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Tasmania pushes ahead with sweeping trans equality law reforms

Tasmania pushes ahead with sweeping trans equality law reforms

Transforming Tasmania have been campaigning for change to Tasmania's trans laws

The Tasmanian Lower House has passed landmark transgender equality reforms. The reforms, with added amendments from Labor politicians, go forward to the Upper House for consideration.

If they become law, they will be the among the most progressive trans laws in the world. They will remove a child’s sex being automatically included on birth certificates.

Tasmania and LGBTI rights

Tasmania, an island state just south of the Australian mainland, has a poor history when it comes to LGBTI rights. As recently as the 1980s, state premier Robin Gray said gay people were unwelcome on the island. The state didn’t decriminalize homosexual sexual activity until 1997. It also only decriminalized cross-dressing in 2000.

Fortunately, for sexual minorities and trans people, it has progressed rapidly since that time.

Like the rest of Australia, it has equal age of consent laws, same-sex marriage and gay adoption.

However, it only recognizes a trans person’s gender if they have undergone gender reassignment procedures and, if married, divorced.

This looks set to change. Today, local politicians from Labor and the Greens joined with Liberal Speaker of the House, Sue Hickey, to pass reforms removing hurdles for transgender and gender diverse people who want their gender officially recognized.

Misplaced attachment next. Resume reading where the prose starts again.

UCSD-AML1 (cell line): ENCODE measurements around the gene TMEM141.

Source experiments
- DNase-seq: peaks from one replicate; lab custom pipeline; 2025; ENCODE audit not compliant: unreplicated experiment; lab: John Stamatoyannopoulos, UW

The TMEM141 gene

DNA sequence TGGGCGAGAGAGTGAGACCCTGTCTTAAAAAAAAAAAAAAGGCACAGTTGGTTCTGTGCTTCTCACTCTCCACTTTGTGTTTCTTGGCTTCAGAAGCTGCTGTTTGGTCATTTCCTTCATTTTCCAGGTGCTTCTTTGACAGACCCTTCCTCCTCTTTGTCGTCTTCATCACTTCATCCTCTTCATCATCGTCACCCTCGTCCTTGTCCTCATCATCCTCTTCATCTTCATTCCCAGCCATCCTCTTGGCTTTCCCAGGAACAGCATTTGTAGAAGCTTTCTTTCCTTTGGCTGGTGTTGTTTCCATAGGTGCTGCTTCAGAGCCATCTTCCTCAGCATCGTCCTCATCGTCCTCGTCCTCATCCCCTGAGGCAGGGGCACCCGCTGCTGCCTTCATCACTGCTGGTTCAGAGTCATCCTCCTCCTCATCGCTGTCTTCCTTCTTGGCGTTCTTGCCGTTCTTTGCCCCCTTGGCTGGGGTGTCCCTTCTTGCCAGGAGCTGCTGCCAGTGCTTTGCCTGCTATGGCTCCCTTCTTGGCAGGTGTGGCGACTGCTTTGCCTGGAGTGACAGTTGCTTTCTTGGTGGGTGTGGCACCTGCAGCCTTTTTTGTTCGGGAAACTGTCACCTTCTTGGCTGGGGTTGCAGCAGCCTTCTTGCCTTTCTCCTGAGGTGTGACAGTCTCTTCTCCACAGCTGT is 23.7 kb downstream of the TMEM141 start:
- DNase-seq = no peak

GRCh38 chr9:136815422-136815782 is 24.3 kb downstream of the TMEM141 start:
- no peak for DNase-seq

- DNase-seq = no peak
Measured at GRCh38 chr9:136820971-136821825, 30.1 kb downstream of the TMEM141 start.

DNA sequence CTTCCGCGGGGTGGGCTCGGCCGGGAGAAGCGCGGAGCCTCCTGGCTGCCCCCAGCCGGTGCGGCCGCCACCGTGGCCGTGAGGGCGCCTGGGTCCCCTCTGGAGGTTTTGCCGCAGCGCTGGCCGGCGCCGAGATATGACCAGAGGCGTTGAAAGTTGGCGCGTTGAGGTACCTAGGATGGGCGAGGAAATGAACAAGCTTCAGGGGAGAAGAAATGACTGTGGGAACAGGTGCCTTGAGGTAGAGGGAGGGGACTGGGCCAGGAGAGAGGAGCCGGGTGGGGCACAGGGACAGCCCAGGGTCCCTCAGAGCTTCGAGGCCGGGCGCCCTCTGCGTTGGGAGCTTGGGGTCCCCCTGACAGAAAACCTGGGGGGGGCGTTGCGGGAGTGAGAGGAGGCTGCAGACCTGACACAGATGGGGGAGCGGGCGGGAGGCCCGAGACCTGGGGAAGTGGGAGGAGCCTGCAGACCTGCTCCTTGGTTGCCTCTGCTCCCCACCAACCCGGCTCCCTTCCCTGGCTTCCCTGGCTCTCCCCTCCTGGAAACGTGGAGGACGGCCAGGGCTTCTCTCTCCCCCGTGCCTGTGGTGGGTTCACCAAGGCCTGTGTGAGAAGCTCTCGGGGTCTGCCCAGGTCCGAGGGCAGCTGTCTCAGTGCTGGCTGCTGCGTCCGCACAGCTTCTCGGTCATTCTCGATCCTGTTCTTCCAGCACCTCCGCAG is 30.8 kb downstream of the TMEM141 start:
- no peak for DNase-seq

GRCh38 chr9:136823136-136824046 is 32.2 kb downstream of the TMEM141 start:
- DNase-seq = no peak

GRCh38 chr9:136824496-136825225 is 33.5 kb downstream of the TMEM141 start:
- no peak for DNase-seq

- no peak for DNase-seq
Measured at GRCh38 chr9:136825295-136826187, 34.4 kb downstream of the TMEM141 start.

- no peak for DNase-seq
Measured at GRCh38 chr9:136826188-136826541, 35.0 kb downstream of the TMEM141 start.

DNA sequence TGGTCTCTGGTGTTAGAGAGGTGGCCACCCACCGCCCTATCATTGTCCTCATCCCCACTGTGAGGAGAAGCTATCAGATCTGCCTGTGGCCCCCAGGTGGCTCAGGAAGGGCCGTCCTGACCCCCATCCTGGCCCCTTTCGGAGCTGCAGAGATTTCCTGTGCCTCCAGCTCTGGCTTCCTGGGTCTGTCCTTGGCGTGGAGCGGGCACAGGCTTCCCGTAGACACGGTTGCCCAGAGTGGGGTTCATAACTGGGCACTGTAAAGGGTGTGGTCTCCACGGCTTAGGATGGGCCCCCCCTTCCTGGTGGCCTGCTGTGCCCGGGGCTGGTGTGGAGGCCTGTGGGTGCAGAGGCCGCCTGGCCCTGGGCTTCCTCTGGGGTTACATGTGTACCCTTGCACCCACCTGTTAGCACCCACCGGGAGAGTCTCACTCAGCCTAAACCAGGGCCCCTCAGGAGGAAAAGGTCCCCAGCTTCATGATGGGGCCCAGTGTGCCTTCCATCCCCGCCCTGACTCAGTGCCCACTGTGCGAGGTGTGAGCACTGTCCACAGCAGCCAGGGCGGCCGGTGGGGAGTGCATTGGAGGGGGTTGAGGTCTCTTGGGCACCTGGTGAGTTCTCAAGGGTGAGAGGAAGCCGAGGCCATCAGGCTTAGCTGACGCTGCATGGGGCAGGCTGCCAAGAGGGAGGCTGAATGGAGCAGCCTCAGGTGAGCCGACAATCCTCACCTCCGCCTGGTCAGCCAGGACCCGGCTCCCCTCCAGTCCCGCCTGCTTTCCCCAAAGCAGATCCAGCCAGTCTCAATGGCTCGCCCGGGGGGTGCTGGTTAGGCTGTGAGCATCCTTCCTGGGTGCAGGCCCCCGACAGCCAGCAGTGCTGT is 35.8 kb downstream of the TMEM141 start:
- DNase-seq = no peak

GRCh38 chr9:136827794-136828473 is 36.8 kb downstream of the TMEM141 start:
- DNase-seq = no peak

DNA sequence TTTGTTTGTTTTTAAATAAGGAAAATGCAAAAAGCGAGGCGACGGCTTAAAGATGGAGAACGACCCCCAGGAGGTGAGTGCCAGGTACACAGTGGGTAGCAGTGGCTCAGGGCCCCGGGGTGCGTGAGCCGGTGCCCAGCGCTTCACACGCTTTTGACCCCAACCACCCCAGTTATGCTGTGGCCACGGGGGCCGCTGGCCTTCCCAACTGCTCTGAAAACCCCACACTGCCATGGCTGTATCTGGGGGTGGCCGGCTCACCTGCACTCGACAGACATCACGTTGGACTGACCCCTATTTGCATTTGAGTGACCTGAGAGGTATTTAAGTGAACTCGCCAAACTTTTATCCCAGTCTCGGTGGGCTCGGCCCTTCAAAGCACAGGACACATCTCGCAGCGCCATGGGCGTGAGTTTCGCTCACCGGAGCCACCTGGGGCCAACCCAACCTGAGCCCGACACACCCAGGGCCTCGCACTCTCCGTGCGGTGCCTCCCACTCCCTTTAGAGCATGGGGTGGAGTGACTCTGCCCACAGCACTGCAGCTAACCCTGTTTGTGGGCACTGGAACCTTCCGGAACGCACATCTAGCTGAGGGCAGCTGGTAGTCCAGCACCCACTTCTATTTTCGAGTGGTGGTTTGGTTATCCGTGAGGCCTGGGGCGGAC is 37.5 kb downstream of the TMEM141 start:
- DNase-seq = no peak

‘Tasmanians voted emphatically for the principle of equality’

Transforming Tasmania spokesperson, Roen Meijers, welcomed the move. He said, ‘I applaud the Tasmanian Lower House for providing greater equity, dignity and hope for transgender, gender diverse and intersex Tasmanians.’

Referencing last year’s Australian postal vote on marriage equality, he went on, ‘A year ago Tasmanians voted emphatically for the principle of equality and it’s wonderful to see that principle finally being put into practice for transgender, gender diverse and intersex Tasmanians.

‘It’s particularly important that this reform has passed on the International Transgender Day of Remembrance, the day where we remember those transgender people who lives were lost to prejudice, hate and violence.

‘We will now turn our attention to the Upper House which we will brief on Thursday.’

Self-declaration and birth certificates

The legislation does away with the need for trans people to divorce or undergo gender reassignment surgery in order for their gender to be legally recognized. Instead, they will have their gender recognized simply through making a statutory declaration.

However, amendments to the legislation added by Labor take the reforms beyond this. If passed, parents will need to ‘opt in’ to have the sex of any new child recorded on their birth certificate, rather than it automatically included.

Supporters hope to see the legislation approved by early December.

See also

Anti-trans stickers pop-up around Tasmania as state debates legal reform

Tasmania gets its own dedicated LGBTI memorial 30 years after mass arrests